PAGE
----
A heated discussion about the best spot for a suffragist statue became “more about misogyny” than the improvement of Congleton, a campaigner feared after three town centre locations were rejected by councillors.
It was a long and emotive debate at Congleton Town Council meeting on Thursday night when members were asked to consider the best place for a statue of the trailblazing women’s rights campaigner Elizabeth Wolstenholme Elmy.
She is considered to be one of the most important figures in the women’s rights movement but was largely written out of history until Elizabeth’s Group, which has campaigned for a statue to honour her, set about raising more than £60,000 three years ago for a bronze sculpture.
At Thursday’s meeting, three locations for the statue on Bridge Street were put forward by the group, with the preferred option being in the centre of the junction with Victoria Street.
However, following a vote of eight to six, council officers were sent away to investigate the viability of other locations in Congleton.
Elizabeth’s Group chair Susan Munro said she was “disappointed” with the decision and blasted some of the town councillors for being “uninformed” and liking “the sound of their own voices” too much.
Among the first to speak at the meeting was Hazel Reeves, the internationally renowned artist commissioned to sculpt Elizabeth.
She said: “By placing Elizabeth in the very heart of the town, you will be firmly putting her legacy back on the map and reaffirming this growing pride in a tiny yet incredibly significant woman from Congleton.
“I believe a successful statue has to have two key things: firstly, that it is a quality statue, and secondly – the old cliché – location, location, location.”
But it was not long before councillors started airing their concerns.
Lib Dem Coun James Smith said of Bridge Street: “It is only a short pedestrianised area, and it is quite narrow. We already have a lot of street furniture there, including planters and outside seating.
“Some other statues have areas of free space around them to stand and admire, but Bridge Street does not have that space.
“The pedestrianised area is also used by a lot of cyclists, so surely there is a better, quieter position we can find within the town where people can stand back without being hustled and bustled out of the way.”
Lib Dem Coun Robert Douglas concurred, arguing that none of the Bridge Street locations were suitable, while Independent Coun Russell Chadwick said that more suitable alternatives would be in the community garden on Lawton Street and Congleton Park.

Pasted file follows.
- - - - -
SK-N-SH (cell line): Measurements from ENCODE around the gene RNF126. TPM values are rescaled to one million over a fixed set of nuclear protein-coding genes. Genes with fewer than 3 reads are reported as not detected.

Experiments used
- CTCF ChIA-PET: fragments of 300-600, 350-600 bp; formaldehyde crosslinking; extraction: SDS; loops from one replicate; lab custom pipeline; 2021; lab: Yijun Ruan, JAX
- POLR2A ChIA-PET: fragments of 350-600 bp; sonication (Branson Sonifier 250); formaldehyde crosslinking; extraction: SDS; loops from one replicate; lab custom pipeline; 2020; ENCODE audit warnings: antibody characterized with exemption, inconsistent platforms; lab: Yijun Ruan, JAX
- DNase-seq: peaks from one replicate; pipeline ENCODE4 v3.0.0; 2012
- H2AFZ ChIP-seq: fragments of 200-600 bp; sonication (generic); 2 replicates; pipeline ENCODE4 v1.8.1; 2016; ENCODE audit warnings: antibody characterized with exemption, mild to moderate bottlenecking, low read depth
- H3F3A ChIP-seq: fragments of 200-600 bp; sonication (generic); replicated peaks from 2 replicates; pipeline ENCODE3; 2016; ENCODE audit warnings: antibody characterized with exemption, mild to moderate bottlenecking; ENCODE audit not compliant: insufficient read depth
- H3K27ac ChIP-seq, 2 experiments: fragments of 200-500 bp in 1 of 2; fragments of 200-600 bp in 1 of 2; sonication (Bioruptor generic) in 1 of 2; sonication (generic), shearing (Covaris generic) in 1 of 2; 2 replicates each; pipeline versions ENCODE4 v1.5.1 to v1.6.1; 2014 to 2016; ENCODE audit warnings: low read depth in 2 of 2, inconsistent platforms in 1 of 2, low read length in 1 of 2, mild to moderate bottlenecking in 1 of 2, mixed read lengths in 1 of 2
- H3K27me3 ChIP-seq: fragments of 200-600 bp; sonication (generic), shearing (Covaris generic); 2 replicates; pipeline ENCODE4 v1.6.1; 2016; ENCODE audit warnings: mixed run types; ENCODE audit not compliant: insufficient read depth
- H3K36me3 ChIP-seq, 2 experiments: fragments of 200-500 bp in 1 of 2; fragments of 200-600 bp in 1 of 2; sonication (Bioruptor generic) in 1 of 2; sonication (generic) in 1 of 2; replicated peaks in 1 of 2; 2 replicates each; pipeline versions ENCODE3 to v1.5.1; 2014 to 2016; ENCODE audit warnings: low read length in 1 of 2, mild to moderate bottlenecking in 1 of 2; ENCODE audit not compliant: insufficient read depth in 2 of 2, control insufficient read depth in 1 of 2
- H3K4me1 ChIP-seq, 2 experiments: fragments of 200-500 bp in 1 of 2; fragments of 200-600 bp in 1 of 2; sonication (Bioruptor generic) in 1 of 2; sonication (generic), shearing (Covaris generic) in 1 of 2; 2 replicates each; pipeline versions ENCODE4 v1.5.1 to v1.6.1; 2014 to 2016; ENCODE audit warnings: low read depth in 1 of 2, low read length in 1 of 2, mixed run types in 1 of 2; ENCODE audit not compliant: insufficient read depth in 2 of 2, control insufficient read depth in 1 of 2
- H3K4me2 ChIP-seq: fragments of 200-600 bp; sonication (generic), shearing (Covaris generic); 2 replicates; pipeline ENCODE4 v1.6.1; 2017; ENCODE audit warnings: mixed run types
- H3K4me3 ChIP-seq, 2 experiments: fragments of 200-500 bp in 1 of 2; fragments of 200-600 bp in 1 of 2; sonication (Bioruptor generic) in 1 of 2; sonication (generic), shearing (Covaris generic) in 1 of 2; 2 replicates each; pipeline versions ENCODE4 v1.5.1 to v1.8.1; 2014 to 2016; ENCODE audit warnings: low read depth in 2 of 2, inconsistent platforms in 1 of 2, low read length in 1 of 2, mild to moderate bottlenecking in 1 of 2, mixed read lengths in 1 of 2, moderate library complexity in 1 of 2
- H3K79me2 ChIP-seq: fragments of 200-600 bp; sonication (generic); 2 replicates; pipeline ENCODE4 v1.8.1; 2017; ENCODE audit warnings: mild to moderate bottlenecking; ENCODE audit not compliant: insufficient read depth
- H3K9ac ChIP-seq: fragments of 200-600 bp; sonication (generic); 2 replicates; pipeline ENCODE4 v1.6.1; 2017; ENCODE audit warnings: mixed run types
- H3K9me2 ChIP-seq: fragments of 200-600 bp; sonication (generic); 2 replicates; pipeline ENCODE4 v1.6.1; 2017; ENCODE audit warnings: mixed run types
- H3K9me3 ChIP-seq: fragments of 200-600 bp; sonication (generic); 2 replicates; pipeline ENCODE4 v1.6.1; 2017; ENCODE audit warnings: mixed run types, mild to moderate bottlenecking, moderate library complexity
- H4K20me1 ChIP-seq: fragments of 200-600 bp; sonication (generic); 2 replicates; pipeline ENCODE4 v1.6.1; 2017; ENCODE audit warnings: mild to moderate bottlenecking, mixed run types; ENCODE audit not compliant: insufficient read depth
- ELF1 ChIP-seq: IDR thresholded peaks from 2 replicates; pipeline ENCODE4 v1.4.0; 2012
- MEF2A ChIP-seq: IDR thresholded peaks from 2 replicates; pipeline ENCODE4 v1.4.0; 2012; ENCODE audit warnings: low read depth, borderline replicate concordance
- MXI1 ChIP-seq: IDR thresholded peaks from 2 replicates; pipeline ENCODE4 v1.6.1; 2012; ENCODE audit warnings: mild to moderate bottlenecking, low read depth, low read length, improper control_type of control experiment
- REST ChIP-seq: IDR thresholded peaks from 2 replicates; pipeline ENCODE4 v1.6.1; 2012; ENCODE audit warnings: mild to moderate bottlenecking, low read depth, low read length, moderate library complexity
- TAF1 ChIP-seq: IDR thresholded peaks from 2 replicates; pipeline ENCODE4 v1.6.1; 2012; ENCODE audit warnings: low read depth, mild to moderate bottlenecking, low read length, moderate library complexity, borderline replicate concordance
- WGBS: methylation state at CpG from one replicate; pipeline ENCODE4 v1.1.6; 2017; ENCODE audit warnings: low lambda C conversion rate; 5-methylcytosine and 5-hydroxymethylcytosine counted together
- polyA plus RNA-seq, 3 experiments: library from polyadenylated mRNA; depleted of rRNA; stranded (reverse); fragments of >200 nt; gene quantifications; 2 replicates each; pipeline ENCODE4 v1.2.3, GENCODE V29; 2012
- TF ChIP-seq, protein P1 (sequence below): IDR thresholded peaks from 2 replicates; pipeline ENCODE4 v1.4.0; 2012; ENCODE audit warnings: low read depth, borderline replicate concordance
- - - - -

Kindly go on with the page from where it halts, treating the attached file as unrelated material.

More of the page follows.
In support of locating the statue on Bridge Street Coun Kay Wesley, a trustee of Elizabeth’s Group and a Women’s Equality Party representative, pointed out that it would stand where a phone box once stood for decades.
She said: “Elizabeth is a lot smaller than a telephone box so she would not be any more of an obstruction.
“If you are talking about size, please be reassured that she would fit perfectly into that spot where the phone box used to be.”
Lib Dem Coun Suzy Firkin then urged councillors to think of the benefits the statue would bring to the town.
She told them: “You are standing in front of a goal and refusing to score, you really are. We want Elizabeth to be accessible.
“Stop thinking about your knowledge of different locations in Congleton and think about making a brave statement on what this could mean for us as a town.”
After the meeting Mrs Munro called it “extremely disappointing”.
She said in a statement to the Chronicle: “It was obvious that several of the elected members had not even bothered to read up on the project and had no understanding of what we have planned or are trying to achieve.
“They had no understanding of the project after nearly three and a half years, during which we have written books, made films, given lectures and had a road named after her, it’s simply beyond belief; they are playing games.
“I was excruciatingly embarrassed that Hazel Reeves, our sculptor, had to sit and listen to the uninformed nonsense that was spoken by some. The statue will be street art, not garden furniture. Street art, as in art for the street. What part of the title are they not getting?
“My overall feeling about this council is that a small number of them have their own agendas, like the sound of their own voices and some of them were simply uninformed.
“It is very disrespectful of them to go into meetings with people who have raised money and are wanting to gift something to the town and not have the decency to have read up on the project beforehand.
“I fear that last night’s meeting was more about misogyny and less about planning for the improvement of Congleton.
“However, Elizabeth’s Group, like Elizabeth herself, embodies the Shakespearean quote ‘though she be but little, she is fierce’ and we will fight on regardless. We will continue our fight in true Elizabeth Wolstenholme Elmy style – deeds not words!”
Liberal Dem Coun Paul Duffy, who chaired the discussion on Thursday night, hit back in responding to Mrs Munro’s statement, saying: “To call some of the councillors misogynistic when we are friends and allies of the women’s movement is just blinkered.
“It is an emotive subject and what I would make clear is that the town council did its job on Thursday night. It is not there to rubber stamp anything and we had some questions.
“The fallout of that discussion has been unbelievable for everybody. It is the toughest meeting that I have had to chair.”
• See letters page: campaigners for other statues for women call for Congleton Town Council to change its mind.